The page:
The biggest concern is over plugboxes and extension cords that simply cannot meet their rated design load. This is especially a challenge with the fact that practically all plugboxes on the market have an overload cutout that will trip at 10 amps, and yet they are probably failing at much less than this. With our experience of electrical testing, we saw more than a few plugboxes fail tests because the stupid watered down safety standards failed to ensure they were robustly made. The chief failing, which was seen in all sorts of brands, including those produced by a very large Australian company with a hitherto strong reputation for quality products, was the use of electrical contacts within the sockets made of metal only minimally springy, in fact that would be made of soft metal that would bend back and not return to original position, which meant that after a period of use, gaps would open up. This led to numbers of these devices failing an earth test because the earth pin contacts had bent away and were not reliable any more. This is also what causes these plugboxes to catch fire in households because the power carrying contacts bending away causes arcing which generates heat. The result now being we have to have fire safety warnings produced about plugboxes and extension cords, that they should only be used for light loads, people should not expect jugs and heaters to work reliably on them.

The second major electricity issue in NZ is over the supply of power to the marketplace, including domestic consumers. In the late 1990s, another National Government made a great proclamation about reforming the electricity market and making it work better. This was led by a former Treasury/IMF analyst and banker who had become a Cabinet Minister, and turned out to be the precursor to privatising the large state owned electricity generators. Only one full privatisation was completed prior to a change of government in 1999, but the selling of minority stakes by the Key government in the 2010s has created more pressure on these companies to maximise their income for the benefit of private shareholdings. The creation of a competitive electricity market has not gone far enough because “gentailers” who both generate and retail electricity have a stranglehold over a significant chunk of the market, and an example is that Meridian Energy which owns significant hydro power assets is being investigated by the Electricity Authority for allegedly deliberately spilling water over some of its dams that could have been used for generation, to keep the spot price of power high.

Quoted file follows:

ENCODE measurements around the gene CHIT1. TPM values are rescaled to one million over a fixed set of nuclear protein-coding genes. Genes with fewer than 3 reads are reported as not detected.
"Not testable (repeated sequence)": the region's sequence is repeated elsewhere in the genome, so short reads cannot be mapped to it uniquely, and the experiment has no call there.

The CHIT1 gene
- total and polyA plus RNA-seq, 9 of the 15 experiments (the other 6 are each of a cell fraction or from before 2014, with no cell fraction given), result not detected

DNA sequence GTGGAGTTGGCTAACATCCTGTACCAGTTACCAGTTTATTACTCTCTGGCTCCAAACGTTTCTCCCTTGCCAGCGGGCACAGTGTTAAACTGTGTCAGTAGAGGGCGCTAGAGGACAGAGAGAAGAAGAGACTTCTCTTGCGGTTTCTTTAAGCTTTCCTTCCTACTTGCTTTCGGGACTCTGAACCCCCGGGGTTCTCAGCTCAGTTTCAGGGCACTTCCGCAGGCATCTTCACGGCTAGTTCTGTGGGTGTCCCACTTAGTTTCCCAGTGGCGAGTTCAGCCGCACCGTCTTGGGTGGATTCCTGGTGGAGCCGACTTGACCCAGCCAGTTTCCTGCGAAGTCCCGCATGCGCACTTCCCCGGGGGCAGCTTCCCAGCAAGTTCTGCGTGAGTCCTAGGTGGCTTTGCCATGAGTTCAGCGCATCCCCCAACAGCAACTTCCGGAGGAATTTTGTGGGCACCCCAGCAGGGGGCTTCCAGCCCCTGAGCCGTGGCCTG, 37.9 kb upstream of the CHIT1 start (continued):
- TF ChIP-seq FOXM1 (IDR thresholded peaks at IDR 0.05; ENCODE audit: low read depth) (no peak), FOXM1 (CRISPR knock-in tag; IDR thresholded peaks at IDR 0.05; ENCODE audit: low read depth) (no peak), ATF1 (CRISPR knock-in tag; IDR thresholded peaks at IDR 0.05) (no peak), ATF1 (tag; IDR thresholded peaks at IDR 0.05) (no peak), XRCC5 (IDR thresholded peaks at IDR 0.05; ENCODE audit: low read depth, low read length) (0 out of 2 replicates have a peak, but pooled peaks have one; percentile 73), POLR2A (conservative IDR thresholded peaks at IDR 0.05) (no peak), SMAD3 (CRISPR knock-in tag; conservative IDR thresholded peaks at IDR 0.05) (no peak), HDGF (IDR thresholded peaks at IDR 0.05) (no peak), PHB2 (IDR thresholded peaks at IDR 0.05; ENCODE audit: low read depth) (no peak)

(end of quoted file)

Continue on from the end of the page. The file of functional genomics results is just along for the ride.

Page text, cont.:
What we have to acknowledge is that the government itself as a significant owner of most of the larger gentailers (they have 51% stakes in Meridian, Genesis and Mercury) has a vested interest of its own in ensuring electricity income is maximised to feed the State coffers. When the Clark Labour government was in power in the 2000s they managed to completely shut down political debate over electricity prices at that time (there seems to be a political consensus that new policies brought in during that era have helped drive pricing increases in power, for example requiring cheaper fossil fuel generation to be replaced by expensive renewables). Electricity dividends were used by the Clark administration to fund unrelated expenditure such as major highway projects. Now that we have another Labour government in power, they are hiding behind their Electricity Authority to get their dirty work done as the issues raised in relation to Meridian’s behaviour have been raised by independent (non-generating) retailers for many years already. Labour is not really interested in admitting the government benefits significantly from the hidden taxation income from a lot of electricity generation in NZ.